My Mala Love to Clap

An ABC Open story about the community process of making the Warrgamay books, by Producer Michael Bromage.

Warrgamay language books are made to give physical value to the Warrgamay language. To help children, families and schools learn the language Bridget and Melinda produced two books.

“Do your mala love to clap?”

With the help of Faith Baisden, the two Warrgamay sisters produced My Mala Love to Clap and No Manjara on the Bus.

“My mugal is high, my nyiginy are low and my mala love to clap.”

Warrgamay language books are made to give physical value to the Warrgamay language. To help children, families and schools learn the language Bridget and Melinda produced two books.

“Do your mala love to clap?”

With the help of Faith Baisden, the two Warrgamay sisters produced My Mala Love to Clap and No Manjara on the Bus and used their own money to publish the books.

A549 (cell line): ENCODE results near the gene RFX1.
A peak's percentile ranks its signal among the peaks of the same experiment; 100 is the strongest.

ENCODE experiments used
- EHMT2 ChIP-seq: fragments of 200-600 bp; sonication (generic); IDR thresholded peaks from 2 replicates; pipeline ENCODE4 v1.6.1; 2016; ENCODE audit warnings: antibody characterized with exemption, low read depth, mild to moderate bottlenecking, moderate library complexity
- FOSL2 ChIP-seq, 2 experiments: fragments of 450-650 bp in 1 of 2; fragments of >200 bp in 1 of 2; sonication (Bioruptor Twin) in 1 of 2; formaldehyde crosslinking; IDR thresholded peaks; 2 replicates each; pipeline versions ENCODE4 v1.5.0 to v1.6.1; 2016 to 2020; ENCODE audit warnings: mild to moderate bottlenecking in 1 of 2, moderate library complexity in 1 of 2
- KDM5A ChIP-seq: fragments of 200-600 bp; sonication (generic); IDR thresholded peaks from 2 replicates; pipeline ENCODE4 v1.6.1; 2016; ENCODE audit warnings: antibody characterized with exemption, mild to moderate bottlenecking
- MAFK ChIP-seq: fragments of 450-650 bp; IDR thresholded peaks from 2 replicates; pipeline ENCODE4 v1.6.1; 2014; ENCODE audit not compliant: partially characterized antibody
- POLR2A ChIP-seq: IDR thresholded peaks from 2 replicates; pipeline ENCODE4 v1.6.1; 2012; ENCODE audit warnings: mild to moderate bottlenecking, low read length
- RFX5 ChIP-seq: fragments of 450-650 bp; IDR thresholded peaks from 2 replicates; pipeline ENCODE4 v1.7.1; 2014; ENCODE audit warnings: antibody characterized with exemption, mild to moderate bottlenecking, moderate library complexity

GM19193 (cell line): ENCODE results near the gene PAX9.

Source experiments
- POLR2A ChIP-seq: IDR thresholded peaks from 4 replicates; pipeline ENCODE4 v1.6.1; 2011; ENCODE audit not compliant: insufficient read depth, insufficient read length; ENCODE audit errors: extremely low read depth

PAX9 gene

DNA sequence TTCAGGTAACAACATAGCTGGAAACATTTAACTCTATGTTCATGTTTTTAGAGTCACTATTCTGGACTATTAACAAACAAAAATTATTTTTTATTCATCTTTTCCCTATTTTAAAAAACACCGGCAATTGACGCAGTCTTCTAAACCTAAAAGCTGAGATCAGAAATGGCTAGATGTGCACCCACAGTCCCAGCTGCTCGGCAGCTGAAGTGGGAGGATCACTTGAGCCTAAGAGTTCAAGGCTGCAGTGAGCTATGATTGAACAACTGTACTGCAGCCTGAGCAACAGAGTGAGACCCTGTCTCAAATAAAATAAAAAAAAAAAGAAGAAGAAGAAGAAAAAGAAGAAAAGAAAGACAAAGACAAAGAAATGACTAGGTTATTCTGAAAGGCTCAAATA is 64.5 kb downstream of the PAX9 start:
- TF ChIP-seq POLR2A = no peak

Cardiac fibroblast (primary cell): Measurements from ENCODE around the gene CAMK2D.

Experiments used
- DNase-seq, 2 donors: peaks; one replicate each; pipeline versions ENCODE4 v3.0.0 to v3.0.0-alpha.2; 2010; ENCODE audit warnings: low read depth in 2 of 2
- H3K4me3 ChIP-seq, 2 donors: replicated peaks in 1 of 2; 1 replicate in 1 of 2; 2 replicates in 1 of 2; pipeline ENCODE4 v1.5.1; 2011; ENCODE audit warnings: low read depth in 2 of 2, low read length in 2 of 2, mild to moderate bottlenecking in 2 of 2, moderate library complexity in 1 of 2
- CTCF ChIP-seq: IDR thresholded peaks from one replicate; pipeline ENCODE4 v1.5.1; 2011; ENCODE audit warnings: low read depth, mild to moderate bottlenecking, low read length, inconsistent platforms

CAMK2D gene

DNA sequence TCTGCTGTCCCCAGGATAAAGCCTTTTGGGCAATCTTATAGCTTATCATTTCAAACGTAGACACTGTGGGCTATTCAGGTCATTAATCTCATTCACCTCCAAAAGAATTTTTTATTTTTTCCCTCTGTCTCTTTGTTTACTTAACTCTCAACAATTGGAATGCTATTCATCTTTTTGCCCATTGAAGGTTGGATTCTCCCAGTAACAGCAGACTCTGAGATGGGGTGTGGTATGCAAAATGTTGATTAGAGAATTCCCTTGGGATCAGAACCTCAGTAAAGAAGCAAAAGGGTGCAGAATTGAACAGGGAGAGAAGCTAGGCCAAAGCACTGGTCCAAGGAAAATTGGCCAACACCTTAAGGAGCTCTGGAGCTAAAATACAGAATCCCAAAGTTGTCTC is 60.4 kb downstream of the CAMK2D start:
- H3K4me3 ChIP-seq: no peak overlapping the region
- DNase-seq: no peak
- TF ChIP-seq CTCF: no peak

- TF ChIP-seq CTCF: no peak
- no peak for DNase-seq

“My mugal is high, my nyiginy are low and my mala love to clap.”

Bridget says learning an indigenous language is important because indigenous languages are Australia’s first languages.

The aim of the books is to give physical value to the Warrgamay language, which was an oral language. Children can now see and read the language.

“No gumbiyan on the bus! They’re way too prickly and they can’t move quickly, so no gumbiyan on the bus!”

Melinda says it’s wonderful to be able to have conversations with children in language and to sing, play and learn together.

Warrgamay is indigenous to the Ingham region in north Queensland.

Some Warrgamay words from the books

mala: hands
mugal: head
nyiginy: finger
bada: dog
gumbiyan: echidna

Credits
Story and illustration in books by Faith Baisden,
Language research by Bridget Priman and Melinda Holden,
Story read by Amy,
Photographs by ABC Open producer Michael Bromage.

Read the full article.

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